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The White Garden

Articles: The White Garden

Silver, gray green, and white in the author’s white garden; from the top, Helichrysum petiolare, a whipcord Hebe, Cyclamen hederifolium, and candytuft (Iberis sempervirens). Photographs by Alison Mastri except as noted

[sidebar]I cannot help hoping that the great ghostly barn owl will sweep silently across a pale garden next summer, in the twilight, the pale garden that I am now planting under the first flakes of snow. It is magical.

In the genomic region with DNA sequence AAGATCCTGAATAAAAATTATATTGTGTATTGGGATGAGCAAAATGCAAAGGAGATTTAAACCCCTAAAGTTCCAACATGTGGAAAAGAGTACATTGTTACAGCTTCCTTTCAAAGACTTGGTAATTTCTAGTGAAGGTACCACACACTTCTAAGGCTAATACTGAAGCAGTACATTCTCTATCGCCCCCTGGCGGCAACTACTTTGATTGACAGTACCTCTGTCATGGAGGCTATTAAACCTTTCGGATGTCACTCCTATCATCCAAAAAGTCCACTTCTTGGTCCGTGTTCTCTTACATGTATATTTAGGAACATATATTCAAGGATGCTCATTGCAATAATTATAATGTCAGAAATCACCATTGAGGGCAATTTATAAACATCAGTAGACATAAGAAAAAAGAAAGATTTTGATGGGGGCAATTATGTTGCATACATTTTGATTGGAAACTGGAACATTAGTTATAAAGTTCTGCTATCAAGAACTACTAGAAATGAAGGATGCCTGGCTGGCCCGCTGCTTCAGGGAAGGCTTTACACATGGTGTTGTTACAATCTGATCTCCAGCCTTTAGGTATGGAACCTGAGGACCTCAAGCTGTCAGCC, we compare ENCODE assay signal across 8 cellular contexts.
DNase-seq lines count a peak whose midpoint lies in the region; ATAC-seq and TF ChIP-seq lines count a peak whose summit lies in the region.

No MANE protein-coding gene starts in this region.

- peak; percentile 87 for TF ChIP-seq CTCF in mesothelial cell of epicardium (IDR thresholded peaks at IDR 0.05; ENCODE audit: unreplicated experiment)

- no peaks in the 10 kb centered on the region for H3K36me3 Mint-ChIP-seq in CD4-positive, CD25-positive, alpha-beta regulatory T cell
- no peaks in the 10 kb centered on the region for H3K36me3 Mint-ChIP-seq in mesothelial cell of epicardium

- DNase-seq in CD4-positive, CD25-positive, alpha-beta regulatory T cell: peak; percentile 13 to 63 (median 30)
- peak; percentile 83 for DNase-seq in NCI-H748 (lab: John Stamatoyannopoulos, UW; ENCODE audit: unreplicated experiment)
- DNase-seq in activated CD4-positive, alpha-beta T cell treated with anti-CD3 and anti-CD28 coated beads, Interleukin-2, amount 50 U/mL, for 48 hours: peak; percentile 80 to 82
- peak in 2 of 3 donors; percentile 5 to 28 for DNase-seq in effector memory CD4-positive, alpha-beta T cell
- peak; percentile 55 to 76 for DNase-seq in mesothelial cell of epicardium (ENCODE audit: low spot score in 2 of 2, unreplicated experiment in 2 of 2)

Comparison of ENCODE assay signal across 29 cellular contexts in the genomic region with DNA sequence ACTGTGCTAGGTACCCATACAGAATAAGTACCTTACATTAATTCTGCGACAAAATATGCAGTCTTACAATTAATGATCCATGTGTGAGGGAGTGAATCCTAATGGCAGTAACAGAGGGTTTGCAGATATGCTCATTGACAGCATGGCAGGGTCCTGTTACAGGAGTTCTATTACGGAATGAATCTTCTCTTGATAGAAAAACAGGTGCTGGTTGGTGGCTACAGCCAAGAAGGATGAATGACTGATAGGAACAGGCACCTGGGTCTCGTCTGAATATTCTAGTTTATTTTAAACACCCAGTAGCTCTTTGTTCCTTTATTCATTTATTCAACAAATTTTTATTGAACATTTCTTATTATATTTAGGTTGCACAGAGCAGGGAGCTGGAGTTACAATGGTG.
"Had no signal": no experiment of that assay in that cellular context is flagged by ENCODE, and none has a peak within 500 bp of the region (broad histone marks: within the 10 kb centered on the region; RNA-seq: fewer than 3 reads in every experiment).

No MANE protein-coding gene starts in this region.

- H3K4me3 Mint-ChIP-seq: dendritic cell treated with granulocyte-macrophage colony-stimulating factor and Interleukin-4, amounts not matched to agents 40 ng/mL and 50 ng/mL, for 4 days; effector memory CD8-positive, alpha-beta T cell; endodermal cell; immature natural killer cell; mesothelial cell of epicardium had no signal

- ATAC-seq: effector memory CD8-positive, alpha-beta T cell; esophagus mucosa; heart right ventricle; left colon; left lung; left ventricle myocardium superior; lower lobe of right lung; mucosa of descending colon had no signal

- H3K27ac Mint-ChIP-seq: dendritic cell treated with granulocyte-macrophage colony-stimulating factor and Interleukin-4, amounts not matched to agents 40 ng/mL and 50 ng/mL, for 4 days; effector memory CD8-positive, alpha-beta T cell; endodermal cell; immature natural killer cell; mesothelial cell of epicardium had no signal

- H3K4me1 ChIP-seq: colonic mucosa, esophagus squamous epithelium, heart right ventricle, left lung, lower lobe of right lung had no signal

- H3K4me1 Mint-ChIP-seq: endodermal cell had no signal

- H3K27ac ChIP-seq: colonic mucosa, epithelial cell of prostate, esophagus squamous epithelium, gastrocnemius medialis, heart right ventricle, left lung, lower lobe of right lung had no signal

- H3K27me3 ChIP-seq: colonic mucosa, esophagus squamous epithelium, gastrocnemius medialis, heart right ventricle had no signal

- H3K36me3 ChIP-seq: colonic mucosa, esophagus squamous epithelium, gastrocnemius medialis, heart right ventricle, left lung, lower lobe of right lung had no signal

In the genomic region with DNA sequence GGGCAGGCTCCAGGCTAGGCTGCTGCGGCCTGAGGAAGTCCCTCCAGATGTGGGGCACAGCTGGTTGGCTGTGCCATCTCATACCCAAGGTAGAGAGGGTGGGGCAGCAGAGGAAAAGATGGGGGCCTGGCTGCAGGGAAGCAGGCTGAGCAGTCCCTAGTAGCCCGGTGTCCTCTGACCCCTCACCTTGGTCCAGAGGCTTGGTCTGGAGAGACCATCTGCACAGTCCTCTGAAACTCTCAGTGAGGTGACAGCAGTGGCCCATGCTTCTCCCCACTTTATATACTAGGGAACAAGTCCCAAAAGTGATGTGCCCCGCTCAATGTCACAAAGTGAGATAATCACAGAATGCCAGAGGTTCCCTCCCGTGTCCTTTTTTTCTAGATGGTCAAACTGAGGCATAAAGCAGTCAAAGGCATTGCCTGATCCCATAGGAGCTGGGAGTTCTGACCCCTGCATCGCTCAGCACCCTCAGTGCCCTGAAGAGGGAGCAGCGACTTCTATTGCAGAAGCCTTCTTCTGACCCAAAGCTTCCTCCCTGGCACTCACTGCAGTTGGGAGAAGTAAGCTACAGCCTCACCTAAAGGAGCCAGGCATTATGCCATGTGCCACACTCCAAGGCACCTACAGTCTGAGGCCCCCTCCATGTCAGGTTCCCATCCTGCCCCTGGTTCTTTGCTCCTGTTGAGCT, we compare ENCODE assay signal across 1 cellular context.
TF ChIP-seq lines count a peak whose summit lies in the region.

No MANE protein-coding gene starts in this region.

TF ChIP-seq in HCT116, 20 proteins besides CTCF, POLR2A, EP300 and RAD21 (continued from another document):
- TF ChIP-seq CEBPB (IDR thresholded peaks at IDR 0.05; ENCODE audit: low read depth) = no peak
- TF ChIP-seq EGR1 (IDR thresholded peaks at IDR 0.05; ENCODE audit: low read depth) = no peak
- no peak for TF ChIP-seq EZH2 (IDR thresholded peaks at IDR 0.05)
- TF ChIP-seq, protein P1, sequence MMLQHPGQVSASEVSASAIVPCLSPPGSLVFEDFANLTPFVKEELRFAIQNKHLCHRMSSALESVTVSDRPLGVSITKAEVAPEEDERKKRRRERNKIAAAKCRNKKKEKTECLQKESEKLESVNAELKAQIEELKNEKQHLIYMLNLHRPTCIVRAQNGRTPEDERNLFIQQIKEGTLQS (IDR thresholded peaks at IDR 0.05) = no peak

Vita Sackville-West[/sidebar]

One could not help but be inspired by Vita Sackville-West’s White Garden at Sissinghurst—said to be more imitated than any other garden in the world. Enclosed by a tall hedge, this garden room is subdivided by low hedges defining beds filled with grey and silver leaves and white flowers billowing onto the paths.

First imagined in 1932, the second World War intervened, and it was not until 1960 that Vita’s garden was fully realized. Articles about the new garden appeared regularly in The Observer, and thousands of people followed its development. It was sometimes referred to as the gray garden, or the gray and silver garden. Vita wanted to c...


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